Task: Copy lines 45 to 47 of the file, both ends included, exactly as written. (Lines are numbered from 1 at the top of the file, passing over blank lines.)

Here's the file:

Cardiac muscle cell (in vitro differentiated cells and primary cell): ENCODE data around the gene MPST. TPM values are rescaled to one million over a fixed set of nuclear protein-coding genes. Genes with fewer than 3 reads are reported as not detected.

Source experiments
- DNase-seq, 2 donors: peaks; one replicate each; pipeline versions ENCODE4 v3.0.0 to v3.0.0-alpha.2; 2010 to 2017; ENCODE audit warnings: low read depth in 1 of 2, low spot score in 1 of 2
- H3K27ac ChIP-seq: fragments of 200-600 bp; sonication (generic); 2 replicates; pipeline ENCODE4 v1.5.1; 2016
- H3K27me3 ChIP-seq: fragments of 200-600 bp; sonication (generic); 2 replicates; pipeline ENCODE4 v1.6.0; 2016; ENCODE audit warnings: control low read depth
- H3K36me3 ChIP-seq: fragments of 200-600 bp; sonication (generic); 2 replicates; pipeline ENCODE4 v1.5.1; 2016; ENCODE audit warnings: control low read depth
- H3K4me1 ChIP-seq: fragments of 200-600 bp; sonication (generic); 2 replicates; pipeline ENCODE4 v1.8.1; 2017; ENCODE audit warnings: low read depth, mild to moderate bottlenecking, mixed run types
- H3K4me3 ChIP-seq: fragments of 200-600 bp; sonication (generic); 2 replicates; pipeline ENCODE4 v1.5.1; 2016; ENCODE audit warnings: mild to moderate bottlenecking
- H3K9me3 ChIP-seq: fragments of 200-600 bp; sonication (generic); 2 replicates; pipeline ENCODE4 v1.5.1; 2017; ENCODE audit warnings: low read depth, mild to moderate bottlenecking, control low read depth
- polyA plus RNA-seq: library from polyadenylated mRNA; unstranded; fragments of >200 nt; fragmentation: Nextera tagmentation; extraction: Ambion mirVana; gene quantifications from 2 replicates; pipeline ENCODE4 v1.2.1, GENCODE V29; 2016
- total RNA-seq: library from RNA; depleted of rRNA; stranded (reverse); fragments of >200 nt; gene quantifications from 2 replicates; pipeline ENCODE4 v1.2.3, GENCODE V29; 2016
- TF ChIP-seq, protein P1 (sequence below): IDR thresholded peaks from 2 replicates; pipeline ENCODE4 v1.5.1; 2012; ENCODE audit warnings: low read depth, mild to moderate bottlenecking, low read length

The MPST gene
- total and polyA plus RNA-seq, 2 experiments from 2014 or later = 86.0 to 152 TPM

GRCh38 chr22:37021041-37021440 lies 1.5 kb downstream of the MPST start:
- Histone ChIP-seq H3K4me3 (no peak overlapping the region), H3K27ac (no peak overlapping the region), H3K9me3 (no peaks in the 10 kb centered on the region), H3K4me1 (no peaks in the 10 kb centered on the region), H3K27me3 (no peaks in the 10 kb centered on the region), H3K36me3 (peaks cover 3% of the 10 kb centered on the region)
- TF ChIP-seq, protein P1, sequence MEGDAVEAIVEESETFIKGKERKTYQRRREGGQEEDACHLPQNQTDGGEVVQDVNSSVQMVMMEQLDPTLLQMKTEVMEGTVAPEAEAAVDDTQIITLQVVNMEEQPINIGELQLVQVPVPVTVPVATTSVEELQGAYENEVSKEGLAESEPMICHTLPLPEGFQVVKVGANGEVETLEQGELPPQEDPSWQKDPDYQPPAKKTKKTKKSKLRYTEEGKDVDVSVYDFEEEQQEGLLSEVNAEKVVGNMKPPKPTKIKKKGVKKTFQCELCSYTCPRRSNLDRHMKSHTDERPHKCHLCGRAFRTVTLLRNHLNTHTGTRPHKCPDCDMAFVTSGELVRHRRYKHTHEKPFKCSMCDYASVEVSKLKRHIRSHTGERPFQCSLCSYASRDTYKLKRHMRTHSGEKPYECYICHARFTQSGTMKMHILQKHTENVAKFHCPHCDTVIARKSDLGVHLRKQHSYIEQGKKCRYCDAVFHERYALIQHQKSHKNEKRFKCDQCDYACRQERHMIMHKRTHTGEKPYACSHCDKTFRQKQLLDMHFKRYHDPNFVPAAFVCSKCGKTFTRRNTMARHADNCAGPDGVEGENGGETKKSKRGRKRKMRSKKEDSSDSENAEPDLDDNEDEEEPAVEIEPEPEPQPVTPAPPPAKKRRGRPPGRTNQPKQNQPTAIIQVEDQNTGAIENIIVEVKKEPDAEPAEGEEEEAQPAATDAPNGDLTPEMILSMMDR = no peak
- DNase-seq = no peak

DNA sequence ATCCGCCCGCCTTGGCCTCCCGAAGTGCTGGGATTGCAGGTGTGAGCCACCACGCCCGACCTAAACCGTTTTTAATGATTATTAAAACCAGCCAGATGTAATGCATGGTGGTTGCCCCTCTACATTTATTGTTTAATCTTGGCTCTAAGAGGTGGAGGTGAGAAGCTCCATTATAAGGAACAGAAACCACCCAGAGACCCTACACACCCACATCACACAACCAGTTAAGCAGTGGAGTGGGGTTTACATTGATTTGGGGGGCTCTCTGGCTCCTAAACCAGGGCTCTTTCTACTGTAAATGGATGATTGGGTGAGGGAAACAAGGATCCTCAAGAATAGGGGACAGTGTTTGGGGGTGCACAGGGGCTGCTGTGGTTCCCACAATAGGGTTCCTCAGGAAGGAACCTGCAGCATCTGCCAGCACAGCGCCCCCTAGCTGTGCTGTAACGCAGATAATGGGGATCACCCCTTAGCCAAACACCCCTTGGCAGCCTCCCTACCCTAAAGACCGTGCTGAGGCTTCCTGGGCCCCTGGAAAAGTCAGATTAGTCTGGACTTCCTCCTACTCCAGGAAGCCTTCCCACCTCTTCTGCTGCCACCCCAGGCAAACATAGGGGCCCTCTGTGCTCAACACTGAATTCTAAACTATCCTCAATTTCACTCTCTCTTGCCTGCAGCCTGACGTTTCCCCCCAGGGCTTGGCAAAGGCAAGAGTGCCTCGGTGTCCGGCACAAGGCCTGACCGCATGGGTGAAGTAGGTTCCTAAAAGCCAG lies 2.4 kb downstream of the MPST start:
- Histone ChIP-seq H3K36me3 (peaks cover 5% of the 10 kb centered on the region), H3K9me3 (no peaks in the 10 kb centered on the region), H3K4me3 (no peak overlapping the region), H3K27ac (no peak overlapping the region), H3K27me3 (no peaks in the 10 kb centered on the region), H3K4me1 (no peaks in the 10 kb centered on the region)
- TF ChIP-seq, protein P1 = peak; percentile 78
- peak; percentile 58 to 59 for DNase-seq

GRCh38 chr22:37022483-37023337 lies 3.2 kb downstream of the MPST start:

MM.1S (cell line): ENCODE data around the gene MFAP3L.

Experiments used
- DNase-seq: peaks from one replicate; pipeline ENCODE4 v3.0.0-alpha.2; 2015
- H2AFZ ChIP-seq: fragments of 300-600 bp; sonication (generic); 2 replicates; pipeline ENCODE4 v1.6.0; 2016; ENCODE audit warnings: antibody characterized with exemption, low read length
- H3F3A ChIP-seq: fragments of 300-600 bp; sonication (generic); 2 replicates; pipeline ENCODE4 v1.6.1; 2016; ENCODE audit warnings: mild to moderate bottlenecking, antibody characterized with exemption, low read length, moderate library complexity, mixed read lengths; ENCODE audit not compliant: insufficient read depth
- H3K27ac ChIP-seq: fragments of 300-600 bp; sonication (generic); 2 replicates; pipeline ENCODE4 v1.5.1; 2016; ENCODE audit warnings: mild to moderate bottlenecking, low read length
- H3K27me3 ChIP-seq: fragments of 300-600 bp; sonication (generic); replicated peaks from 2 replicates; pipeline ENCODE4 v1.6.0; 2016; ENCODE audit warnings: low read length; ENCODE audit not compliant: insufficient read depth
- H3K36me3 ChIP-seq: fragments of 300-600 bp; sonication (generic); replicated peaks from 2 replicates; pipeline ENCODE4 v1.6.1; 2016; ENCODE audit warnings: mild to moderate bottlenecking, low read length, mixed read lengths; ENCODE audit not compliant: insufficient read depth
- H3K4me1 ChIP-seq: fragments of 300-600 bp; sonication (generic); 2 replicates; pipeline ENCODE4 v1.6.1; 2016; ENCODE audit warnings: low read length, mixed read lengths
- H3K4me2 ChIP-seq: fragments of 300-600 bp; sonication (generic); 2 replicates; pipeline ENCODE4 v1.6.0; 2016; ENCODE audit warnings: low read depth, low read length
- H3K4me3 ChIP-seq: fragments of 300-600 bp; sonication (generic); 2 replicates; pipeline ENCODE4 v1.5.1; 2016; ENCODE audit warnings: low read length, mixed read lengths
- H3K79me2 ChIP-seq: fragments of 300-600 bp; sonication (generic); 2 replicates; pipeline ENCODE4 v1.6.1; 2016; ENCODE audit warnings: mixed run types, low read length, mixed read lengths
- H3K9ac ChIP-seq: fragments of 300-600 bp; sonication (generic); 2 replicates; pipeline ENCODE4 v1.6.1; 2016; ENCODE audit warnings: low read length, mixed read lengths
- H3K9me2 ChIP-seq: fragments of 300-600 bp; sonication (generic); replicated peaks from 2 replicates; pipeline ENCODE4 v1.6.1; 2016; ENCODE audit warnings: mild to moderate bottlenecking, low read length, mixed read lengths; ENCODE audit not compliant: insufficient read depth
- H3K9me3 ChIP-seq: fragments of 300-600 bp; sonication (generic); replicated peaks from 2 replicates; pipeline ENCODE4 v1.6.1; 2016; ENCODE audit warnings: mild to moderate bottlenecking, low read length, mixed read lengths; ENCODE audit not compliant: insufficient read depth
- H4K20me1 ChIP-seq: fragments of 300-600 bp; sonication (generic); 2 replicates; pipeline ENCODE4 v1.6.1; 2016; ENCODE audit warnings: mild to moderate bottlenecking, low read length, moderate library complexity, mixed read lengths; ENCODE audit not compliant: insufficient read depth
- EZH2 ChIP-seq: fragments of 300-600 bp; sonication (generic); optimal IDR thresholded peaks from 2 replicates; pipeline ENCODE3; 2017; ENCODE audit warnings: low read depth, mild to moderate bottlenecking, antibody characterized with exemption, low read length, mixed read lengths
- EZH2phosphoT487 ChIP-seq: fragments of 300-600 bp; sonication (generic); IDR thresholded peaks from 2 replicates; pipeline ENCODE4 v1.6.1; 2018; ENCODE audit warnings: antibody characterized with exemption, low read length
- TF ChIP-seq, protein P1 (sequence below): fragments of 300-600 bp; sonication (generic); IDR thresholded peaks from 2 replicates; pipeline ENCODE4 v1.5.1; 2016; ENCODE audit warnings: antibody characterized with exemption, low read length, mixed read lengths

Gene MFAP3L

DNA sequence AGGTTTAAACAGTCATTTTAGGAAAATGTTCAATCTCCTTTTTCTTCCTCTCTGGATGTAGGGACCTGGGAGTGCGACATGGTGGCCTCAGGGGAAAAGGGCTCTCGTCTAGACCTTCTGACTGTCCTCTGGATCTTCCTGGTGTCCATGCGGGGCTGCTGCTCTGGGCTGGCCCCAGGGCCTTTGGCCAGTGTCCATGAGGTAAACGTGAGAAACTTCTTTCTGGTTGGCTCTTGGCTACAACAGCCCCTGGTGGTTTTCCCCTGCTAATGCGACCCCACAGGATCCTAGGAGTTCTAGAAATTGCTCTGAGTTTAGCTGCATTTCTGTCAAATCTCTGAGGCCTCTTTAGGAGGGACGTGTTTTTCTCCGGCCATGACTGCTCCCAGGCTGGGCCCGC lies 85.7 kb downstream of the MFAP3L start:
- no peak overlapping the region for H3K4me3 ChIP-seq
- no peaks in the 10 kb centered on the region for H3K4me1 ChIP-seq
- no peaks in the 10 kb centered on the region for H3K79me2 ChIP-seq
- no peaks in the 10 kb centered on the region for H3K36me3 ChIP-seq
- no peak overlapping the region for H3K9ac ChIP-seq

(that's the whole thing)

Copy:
- no peak overlapping the region for H3K4me3 ChIP-seq
- no peaks in the 10 kb centered on the region for H3K4me1 ChIP-seq
- no peaks in the 10 kb centered on the region for H3K79me2 ChIP-seq